The major Asia Pacific stock indexes are expected to open steady to better on Friday in a cautious trade as investors react to the better-than-expected performance on Wall Street on Thursday. This follows steep losses the previous session.
The Asia-Pacific markets saw losses on Thursday, following an overnight drop on Wall Street.
Hong Kong’s Hang Seng Index fell 1.82% to close at 23,311.07. Mainland Chinese stocks slipped on the day, with the Shanghai Composite down 1.72% to approximately 3223.18 while the Shenzhen Component declined 2.238% to about 12,816.61.
The Taiex in Taiwan dropped 2.54% to close at 12,264.38. In Japan, the Nikkei 225 fell 1.11% to finish its trading day at 23,087.82 while the Topix Index shed 1.08% to close at 1,626.44.
Over in Australia, the S&P/ASX 200 declined 0.81% on the day to 5,875.90.
Tech Shares Led the Decline
Technology shares in Asia took a hit on Thursday, following losses seen by their counterparts stateside.
In Japan, conglomerate Softbank Group saw its stock drop 4.52%. Kakao in South Korea also fell 3.69%. In Hong Kong, shares of Chinese smartphone maker Xiaomi slipped 4.84% while Tencent declined 1.75%, with the Hang Seng Tech Index falling 3.35% on the day to 7,054.28. Meanwhile, Taiwan Semiconductor Manufacturing Company shares in Taiwan shed 2.42%.
Friday’s Early Forecast
Asian stocks were set to open steady to higher as a late Wall Street rally supported global sentiment although weak U.S. data and uncertainty about a stimulus package in Washington have kept a lid on confidence.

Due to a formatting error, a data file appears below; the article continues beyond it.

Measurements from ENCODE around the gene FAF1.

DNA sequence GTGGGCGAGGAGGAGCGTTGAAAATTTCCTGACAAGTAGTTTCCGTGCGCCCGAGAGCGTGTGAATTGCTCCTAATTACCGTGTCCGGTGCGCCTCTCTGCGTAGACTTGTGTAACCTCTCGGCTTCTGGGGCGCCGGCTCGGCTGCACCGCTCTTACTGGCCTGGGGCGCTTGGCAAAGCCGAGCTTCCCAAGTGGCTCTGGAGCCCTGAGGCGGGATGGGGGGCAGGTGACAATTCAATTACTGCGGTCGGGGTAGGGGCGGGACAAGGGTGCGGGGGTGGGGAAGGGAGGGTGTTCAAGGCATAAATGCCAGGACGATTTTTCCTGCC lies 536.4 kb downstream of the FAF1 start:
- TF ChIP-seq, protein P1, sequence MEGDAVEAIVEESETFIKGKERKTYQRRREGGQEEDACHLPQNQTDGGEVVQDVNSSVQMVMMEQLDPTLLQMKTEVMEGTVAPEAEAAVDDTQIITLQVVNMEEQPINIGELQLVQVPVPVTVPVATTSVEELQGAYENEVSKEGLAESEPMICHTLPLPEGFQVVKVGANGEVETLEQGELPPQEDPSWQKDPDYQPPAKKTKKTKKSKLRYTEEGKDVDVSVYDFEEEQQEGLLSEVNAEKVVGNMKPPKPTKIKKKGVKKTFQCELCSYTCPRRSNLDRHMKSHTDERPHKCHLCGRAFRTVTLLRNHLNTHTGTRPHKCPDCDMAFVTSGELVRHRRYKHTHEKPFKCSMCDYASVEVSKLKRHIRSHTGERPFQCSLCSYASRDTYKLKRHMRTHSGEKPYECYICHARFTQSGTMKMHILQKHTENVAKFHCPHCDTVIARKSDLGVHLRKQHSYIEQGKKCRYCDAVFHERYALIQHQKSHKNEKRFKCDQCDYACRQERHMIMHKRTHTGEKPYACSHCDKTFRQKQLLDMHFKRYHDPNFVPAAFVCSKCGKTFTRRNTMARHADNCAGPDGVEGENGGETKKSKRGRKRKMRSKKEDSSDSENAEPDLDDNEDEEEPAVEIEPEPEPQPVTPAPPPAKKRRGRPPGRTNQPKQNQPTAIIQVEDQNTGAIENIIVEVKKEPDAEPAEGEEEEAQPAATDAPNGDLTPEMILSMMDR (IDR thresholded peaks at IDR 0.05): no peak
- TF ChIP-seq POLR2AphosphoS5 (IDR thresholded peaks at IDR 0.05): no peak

U.S. stocks ended positive in choppy trading on Thursday, led by a dogged comeback in the technology sector, having initially sold off on higher than expected unemployment claims.
In early Asian trade, Australia’s S&P/ASX 200 futures rose 0.12% and Japan’s Nikkei 225 futures added 0.13%. Hong Kong’s Hang Seng Index futures rose 0.45%.
In the U.S., Democrats in the U.S. House of Representatives are working on a $2.2 trillion coronavirus stimulus package that could be voted on as soon as next week, with House Speaker Nancy Pelosi reiterating she is ready to negotiate on it with the White House.
Keep An Eye on South Korea
Asia Pacific investors will be keeping an eye on South Korea after stocks fell on Thursday as tensions on the Korean Peninsula reignited.
The index lost 2.59% following reports that South Korea’s defense ministry said North Korea had killed a missing official from the South earlier this week.
Traders will be watching to see if the situation gets diffused or if it escalates. Although the broad-based index fell sharply, shares of South Korean defense firm Victek soared 25.13%.
For a look at all of today’s economic events, check out our economic calendar.